I wish butterflies, giggles and glances were normalized as a beautiful part of growing up, instead of sexualized, bonding shame and sex in a way that I am thirty years later, still healing from.
I wish I was taught to look for kind men, rather than “Christian” ones.
I wish I was instructed on what it felt like to be respected as a person such as men who listened and looked me in the eye when I spoke. Men who expressed concern for my well-being when needed. Men who owned their own wanting rather than tell me we were meant to be married because “God told him so”. (Spoiler: we didn’t marry.) The messaging I received was to look for men who read their Bibles and loved the Lord. Loving me well seemed to be negligible. It was a falsehood that shaped much of my most damaging relationship choices. I turned down men who were kind and loyal and trustworthy, but didn’t subscribe to the exact brand of Christianity I did and accepted offers of commitment from professing, “Christians” who were at best controlling and dismissive, at worst, downright abusive.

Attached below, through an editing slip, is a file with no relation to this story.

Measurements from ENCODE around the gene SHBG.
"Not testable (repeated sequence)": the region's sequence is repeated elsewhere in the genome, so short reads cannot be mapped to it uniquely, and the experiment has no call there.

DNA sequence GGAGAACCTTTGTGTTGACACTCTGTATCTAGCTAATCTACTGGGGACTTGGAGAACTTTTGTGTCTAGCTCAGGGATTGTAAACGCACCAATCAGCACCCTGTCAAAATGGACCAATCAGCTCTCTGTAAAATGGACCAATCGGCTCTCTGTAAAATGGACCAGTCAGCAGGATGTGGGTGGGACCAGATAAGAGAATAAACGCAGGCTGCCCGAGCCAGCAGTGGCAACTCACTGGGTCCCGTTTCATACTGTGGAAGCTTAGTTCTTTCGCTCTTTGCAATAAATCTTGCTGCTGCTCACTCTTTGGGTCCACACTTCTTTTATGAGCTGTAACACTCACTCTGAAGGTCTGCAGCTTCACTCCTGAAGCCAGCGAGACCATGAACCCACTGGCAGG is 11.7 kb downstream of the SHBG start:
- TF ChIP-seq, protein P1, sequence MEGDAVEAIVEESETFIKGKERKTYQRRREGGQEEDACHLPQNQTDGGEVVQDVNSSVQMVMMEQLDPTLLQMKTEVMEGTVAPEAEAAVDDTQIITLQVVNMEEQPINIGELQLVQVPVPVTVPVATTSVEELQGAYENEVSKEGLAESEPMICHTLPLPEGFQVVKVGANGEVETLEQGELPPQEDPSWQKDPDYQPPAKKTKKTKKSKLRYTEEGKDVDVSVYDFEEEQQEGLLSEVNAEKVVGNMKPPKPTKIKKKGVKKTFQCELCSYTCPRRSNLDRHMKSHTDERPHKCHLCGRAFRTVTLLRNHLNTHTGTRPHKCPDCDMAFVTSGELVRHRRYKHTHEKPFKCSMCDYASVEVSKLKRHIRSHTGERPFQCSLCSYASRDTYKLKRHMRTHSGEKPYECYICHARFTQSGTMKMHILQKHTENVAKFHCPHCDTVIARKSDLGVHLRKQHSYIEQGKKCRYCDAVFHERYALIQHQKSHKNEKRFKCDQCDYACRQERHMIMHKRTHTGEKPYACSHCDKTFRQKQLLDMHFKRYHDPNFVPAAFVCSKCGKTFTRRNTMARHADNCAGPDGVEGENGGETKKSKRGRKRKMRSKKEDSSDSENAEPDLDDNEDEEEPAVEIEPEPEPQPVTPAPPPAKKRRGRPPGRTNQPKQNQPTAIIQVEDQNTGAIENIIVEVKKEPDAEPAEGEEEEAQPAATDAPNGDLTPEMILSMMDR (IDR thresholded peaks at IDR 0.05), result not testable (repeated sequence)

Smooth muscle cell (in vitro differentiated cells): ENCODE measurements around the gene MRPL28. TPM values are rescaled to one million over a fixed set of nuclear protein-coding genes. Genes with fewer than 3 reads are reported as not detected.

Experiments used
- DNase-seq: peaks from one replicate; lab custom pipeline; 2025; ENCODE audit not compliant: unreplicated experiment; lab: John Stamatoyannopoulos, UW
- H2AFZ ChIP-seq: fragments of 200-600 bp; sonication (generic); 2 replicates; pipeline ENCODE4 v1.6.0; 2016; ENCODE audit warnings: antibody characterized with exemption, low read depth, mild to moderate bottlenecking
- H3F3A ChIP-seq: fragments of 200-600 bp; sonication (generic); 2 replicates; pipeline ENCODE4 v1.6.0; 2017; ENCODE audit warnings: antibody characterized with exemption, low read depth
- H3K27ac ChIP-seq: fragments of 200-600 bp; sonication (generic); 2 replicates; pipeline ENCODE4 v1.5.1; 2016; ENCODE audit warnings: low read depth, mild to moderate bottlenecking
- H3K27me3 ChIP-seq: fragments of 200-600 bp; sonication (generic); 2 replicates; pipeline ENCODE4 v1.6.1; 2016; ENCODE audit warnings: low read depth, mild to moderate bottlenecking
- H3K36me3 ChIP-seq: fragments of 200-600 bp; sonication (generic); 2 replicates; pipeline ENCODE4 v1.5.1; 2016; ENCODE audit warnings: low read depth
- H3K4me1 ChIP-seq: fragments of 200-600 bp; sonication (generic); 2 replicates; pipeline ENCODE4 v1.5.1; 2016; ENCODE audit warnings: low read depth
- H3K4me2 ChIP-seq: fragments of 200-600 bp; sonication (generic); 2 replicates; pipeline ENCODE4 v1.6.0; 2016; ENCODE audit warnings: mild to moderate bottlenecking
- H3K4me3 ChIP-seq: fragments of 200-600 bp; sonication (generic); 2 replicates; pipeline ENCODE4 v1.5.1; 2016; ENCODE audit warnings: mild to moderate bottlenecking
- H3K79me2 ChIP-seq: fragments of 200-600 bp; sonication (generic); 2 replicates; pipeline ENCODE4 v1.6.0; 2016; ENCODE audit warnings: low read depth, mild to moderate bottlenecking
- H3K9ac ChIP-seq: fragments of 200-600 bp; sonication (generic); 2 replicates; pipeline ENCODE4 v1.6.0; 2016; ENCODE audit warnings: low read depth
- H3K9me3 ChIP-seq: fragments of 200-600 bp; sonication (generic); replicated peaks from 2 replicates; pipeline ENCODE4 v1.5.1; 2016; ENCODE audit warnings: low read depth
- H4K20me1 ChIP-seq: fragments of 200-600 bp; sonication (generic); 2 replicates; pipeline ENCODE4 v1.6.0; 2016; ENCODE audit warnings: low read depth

I wish I had had the guts to go after the kind ones- to see what it felt like to have allowed myself to love them in return. I would have learned so much more about what I was worth.
I wish I had known the difference between love and control.
I wish I had known harm wasn’t relegated to CNN tickers and, “other people’s stories”. That “Christian” men could often cut the deepest, operating under the assumption of their superiority and power as an authority “over women”. Truth be told, I don’t even blame them. Most of them were only doing what they were told.
I wish I had understood that holding them to a standard that grown men found impossible to maintain was ruining me and them, and the opportunities to gently and innocently transition into adolescence. I was ready to be a wife before I was finished being a child.